Paul Farley on his Student Days in Chelsea
Now a critically-acclaimed poet, Paul Farley came to London to study at the Chelsea College of Art and Design. His early experiences of West London weren't great; he encountered shoddy landlords, sleeping rough, and wandering the streets of London in the early hours of the morning:
When I found a basement flat – or rather, the sub-let room of a flat – in Notting Hill, I thought I'd cracked it. The landlord was eccentric: he kept the place subfusc, drank all day dressed in his black silk kimono, and seemed trapped in the 1960s. All very Performance, and I could handle that. But my bed consisted of a seething, mycotoxic mattress on the floor, there were no locks on the doors, and the landlord soon came snooping around, making excuses as to why he needed to gain entry. After a week of this, I did a runner one morning, caught the first Circle Line train, and sat orbiting London until everywhere began to open for the day.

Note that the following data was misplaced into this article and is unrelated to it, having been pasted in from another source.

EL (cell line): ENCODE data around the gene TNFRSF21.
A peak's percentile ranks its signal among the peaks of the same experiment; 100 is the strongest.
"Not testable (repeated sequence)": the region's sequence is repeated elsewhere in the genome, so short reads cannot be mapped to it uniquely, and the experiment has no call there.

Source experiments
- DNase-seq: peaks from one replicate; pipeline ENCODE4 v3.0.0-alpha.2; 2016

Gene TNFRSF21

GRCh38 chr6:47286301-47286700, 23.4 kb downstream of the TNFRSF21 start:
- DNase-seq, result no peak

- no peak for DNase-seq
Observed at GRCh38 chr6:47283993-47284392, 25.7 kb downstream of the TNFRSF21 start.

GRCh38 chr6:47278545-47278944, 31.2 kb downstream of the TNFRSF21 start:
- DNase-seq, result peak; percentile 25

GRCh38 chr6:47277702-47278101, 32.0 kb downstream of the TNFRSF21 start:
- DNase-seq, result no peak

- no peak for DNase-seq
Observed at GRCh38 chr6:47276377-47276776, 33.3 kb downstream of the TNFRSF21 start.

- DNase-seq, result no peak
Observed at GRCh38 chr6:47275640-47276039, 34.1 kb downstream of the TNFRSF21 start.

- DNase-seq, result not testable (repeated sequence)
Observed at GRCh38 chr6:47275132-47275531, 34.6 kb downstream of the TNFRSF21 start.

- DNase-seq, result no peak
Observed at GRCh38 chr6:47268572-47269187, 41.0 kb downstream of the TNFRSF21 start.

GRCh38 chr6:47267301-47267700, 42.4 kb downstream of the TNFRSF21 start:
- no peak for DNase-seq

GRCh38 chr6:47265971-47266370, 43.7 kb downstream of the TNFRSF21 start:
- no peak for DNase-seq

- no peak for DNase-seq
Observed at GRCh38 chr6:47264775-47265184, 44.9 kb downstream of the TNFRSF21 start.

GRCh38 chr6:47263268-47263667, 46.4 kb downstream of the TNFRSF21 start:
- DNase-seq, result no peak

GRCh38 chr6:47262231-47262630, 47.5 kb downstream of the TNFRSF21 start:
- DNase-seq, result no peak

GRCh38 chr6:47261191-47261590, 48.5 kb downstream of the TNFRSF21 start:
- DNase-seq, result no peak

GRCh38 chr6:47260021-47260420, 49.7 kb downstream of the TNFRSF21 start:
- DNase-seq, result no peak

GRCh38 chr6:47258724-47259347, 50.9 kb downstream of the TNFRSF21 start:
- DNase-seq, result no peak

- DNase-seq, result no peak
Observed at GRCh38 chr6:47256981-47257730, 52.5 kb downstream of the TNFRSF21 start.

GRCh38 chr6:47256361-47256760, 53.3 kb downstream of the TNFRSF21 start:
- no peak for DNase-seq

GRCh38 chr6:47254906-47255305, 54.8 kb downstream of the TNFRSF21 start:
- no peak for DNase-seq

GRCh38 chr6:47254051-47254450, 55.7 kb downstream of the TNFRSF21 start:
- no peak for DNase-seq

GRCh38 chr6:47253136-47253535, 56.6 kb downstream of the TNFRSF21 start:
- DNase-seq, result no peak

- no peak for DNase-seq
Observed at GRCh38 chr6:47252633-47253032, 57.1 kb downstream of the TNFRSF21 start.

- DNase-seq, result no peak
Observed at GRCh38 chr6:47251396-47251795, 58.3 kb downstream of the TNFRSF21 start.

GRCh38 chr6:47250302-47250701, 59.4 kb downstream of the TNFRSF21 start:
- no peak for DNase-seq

Being skint and living from hand to mouth didn't get in the way of my social life. I gravitated towards boozers, and learned how to get pissed for free on obliterating house white. We crashed shop openings on the King's Road or private views around Cork Street, me in my Gas Board anorak or my dad's outsized corduroy jacket, NHS bins and tangled hair. I was thrown out of many designer boutiques and galleries, but usually not before I'd got a drink
You can read his full account in the Guardian
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